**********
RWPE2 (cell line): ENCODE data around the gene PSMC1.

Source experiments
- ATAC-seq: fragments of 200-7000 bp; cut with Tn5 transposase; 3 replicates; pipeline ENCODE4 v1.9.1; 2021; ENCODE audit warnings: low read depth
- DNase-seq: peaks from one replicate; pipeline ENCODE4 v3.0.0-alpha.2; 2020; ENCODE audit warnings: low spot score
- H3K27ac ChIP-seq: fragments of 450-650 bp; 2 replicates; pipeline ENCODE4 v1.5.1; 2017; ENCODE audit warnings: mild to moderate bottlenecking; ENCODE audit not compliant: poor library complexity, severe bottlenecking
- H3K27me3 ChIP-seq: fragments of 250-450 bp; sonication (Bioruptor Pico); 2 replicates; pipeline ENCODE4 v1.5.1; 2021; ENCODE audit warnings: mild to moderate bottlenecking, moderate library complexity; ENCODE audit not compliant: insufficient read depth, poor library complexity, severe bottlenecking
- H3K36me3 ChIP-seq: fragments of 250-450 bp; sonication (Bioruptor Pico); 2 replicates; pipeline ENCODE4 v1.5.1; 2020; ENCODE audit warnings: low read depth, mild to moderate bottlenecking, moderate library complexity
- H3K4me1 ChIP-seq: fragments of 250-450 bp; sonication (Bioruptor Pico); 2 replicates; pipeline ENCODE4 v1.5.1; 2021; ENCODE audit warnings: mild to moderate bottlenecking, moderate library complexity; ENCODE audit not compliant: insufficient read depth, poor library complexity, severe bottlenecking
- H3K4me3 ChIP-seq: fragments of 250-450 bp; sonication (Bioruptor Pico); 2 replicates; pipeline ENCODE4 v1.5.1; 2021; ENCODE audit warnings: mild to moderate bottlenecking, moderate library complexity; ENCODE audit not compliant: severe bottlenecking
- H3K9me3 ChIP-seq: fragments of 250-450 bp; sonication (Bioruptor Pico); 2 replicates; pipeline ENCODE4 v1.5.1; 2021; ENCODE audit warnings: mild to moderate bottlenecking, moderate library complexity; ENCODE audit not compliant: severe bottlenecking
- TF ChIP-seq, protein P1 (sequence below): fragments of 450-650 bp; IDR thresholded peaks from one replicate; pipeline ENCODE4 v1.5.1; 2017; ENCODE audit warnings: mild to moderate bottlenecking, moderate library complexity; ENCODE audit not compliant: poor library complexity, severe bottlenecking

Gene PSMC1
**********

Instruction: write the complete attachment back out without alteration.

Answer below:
RWPE2 (cell line): ENCODE data around the gene PSMC1.

Source experiments
- ATAC-seq: fragments of 200-7000 bp; cut with Tn5 transposase; 3 replicates; pipeline ENCODE4 v1.9.1; 2021; ENCODE audit warnings: low read depth
- DNase-seq: peaks from one replicate; pipeline ENCODE4 v3.0.0-alpha.2; 2020; ENCODE audit warnings: low spot score
- H3K27ac ChIP-seq: fragments of 450-650 bp; 2 replicates; pipeline ENCODE4 v1.5.1; 2017; ENCODE audit warnings: mild to moderate bottlenecking; ENCODE audit not compliant: poor library complexity, severe bottlenecking
- H3K27me3 ChIP-seq: fragments of 250-450 bp; sonication (Bioruptor Pico); 2 replicates; pipeline ENCODE4 v1.5.1; 2021; ENCODE audit warnings: mild to moderate bottlenecking, moderate library complexity; ENCODE audit not compliant: insufficient read depth, poor library complexity, severe bottlenecking
- H3K36me3 ChIP-seq: fragments of 250-450 bp; sonication (Bioruptor Pico); 2 replicates; pipeline ENCODE4 v1.5.1; 2020; ENCODE audit warnings: low read depth, mild to moderate bottlenecking, moderate library complexity
- H3K4me1 ChIP-seq: fragments of 250-450 bp; sonication (Bioruptor Pico); 2 replicates; pipeline ENCODE4 v1.5.1; 2021; ENCODE audit warnings: mild to moderate bottlenecking, moderate library complexity; ENCODE audit not compliant: insufficient read depth, poor library complexity, severe bottlenecking
- H3K4me3 ChIP-seq: fragments of 250-450 bp; sonication (Bioruptor Pico); 2 replicates; pipeline ENCODE4 v1.5.1; 2021; ENCODE audit warnings: mild to moderate bottlenecking, moderate library complexity; ENCODE audit not compliant: severe bottlenecking
- H3K9me3 ChIP-seq: fragments of 250-450 bp; sonication (Bioruptor Pico); 2 replicates; pipeline ENCODE4 v1.5.1; 2021; ENCODE audit warnings: mild to moderate bottlenecking, moderate library complexity; ENCODE audit not compliant: severe bottlenecking
- TF ChIP-seq, protein P1 (sequence below): fragments of 450-650 bp; IDR thresholded peaks from one replicate; pipeline ENCODE4 v1.5.1; 2017; ENCODE audit warnings: mild to moderate bottlenecking, moderate library complexity; ENCODE audit not compliant: poor library complexity, severe bottlenecking

Gene PSMC1